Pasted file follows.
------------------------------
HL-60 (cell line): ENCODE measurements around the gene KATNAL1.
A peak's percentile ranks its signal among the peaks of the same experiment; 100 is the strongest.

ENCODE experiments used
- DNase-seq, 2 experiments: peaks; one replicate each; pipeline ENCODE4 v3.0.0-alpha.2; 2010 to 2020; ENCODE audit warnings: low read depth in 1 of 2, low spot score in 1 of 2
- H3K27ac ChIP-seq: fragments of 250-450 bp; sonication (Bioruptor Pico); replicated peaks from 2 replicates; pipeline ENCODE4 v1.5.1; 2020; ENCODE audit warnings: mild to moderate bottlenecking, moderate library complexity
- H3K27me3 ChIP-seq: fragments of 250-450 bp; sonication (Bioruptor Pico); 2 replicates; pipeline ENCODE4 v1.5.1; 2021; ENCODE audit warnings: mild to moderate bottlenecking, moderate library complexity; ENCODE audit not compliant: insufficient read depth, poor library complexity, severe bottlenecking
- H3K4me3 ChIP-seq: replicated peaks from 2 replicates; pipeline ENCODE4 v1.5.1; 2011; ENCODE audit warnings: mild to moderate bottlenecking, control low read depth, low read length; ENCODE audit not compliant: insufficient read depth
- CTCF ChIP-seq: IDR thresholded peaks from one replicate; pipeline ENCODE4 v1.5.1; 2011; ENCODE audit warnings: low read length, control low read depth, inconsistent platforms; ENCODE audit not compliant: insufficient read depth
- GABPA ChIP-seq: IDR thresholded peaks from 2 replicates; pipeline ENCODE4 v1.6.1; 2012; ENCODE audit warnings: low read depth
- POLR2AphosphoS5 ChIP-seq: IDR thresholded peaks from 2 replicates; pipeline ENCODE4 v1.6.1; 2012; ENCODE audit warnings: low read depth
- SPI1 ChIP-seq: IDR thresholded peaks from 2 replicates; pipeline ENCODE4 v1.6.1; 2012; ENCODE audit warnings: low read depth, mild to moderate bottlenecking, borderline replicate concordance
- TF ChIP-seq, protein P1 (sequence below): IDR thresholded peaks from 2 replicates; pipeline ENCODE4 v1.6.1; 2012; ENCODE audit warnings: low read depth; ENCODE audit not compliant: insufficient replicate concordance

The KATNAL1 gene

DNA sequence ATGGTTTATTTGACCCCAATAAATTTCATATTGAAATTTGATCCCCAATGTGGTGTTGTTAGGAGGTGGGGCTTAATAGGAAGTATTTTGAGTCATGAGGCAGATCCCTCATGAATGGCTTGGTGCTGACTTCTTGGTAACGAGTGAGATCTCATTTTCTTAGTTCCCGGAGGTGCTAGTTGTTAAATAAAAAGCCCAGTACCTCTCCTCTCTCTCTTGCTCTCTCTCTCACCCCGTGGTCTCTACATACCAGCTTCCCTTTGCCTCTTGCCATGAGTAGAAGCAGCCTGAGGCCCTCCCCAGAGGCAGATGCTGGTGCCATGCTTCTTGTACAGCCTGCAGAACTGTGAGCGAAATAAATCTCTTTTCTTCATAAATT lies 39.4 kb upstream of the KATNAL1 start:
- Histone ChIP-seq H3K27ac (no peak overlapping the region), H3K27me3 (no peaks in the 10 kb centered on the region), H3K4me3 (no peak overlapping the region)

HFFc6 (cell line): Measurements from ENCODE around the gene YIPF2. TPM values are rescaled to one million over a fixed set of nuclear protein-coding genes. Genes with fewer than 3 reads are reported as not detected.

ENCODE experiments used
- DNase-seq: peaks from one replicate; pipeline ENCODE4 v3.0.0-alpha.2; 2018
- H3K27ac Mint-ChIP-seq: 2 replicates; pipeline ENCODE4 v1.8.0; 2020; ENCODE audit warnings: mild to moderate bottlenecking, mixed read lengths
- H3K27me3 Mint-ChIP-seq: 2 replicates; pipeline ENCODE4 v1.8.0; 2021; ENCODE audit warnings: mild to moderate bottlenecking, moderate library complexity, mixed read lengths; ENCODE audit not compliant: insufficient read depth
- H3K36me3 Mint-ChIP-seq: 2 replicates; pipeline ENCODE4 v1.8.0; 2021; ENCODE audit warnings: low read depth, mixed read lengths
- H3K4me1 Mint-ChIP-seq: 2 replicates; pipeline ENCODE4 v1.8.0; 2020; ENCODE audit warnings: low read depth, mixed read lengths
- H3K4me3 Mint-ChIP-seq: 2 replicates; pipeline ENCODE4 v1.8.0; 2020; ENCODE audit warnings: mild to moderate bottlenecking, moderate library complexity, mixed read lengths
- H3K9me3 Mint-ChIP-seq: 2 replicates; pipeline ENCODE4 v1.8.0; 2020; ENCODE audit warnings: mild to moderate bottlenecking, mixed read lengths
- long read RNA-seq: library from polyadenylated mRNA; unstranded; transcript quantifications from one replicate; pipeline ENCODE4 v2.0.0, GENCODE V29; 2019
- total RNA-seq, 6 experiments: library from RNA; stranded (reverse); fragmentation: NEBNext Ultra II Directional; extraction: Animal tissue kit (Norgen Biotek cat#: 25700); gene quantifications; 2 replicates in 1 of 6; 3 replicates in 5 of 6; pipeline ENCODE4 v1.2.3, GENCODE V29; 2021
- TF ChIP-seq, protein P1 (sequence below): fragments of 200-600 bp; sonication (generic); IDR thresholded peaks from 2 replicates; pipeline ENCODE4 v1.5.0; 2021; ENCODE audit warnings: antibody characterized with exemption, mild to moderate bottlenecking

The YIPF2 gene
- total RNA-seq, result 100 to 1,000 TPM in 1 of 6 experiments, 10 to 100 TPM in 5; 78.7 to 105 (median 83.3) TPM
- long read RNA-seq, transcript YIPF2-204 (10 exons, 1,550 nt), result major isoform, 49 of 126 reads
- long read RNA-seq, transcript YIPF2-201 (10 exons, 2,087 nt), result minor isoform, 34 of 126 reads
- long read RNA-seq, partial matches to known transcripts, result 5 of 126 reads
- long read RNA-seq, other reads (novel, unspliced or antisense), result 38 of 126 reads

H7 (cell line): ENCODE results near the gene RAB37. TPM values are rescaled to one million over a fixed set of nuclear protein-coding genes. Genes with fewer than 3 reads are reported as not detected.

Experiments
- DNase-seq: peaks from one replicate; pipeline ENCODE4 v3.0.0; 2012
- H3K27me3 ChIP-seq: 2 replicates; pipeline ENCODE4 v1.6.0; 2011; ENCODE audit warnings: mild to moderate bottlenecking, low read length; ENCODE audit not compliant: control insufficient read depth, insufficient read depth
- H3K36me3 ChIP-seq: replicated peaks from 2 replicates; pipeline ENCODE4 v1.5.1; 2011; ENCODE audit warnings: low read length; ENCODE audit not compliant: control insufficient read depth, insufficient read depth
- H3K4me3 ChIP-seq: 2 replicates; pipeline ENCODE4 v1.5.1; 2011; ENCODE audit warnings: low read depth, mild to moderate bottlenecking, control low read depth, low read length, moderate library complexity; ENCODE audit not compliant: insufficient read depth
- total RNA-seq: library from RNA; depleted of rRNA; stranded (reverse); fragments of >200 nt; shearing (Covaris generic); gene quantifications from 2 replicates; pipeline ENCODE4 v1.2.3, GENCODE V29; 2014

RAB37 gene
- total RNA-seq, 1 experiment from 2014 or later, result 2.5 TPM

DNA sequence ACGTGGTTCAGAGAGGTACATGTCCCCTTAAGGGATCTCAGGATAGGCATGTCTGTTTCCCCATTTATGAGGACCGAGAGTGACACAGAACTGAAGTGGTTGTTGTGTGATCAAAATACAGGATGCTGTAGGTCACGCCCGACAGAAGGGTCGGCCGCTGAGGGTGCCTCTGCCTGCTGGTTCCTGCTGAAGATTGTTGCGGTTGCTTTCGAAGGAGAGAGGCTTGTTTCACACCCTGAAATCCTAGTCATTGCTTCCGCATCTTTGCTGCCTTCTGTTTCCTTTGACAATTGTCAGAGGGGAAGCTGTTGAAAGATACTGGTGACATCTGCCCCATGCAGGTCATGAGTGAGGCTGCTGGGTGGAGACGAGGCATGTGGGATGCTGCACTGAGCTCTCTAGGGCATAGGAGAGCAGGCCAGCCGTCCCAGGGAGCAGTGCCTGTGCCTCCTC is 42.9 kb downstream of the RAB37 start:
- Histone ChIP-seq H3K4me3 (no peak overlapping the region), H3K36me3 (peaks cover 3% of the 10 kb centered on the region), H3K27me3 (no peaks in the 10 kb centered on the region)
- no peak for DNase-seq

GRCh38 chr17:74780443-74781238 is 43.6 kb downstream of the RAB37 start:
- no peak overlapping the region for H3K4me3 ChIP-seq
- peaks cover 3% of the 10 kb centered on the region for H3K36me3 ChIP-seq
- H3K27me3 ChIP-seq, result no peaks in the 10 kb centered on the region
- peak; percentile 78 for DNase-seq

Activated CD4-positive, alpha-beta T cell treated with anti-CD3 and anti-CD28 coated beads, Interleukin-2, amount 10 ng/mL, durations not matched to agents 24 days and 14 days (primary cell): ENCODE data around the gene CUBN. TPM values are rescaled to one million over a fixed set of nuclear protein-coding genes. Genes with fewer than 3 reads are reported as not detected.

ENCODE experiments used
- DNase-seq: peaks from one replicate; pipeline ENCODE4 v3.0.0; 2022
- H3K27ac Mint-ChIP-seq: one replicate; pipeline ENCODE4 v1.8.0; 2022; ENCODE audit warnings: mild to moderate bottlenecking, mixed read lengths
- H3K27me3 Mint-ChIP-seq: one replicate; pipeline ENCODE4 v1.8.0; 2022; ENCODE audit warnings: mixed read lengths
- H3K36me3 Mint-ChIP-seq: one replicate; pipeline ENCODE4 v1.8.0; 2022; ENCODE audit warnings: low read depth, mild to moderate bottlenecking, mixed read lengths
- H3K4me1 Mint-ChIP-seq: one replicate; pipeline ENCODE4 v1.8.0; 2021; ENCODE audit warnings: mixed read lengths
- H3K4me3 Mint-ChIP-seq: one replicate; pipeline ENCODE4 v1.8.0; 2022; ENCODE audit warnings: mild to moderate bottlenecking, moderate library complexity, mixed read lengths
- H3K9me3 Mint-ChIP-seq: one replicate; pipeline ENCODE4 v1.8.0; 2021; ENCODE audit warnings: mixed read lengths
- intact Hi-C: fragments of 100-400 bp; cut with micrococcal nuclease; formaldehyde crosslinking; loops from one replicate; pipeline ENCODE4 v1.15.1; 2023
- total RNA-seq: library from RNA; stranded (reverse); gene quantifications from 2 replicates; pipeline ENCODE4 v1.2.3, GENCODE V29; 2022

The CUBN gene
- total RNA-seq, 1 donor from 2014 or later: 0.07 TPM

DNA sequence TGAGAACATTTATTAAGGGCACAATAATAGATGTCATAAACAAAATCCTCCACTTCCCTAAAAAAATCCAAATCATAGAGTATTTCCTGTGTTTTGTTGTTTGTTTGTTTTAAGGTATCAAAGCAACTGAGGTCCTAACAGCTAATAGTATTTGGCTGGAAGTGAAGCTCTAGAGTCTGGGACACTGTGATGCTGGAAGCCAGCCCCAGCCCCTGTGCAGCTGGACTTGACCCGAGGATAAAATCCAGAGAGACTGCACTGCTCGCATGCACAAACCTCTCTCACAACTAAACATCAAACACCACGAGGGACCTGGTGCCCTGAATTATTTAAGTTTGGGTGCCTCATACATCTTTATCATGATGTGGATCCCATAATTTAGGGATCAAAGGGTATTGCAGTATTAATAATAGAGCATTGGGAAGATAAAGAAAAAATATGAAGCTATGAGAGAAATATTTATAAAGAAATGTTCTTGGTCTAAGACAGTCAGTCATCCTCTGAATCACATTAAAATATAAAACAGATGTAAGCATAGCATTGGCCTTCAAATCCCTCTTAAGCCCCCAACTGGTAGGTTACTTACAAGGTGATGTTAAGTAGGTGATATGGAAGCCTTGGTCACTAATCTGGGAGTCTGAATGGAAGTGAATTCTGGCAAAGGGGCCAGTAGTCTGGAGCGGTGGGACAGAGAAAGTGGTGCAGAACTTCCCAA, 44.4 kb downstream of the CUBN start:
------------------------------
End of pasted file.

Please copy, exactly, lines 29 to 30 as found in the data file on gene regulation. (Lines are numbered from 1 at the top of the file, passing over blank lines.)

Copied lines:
- total RNA-seq, result 100 to 1,000 TPM in 1 of 6 experiments, 10 to 100 TPM in 5; 78.7 to 105 (median 83.3) TPM
- long read RNA-seq, transcript YIPF2-204 (10 exons, 1,550 nt), result major isoform, 49 of 126 reads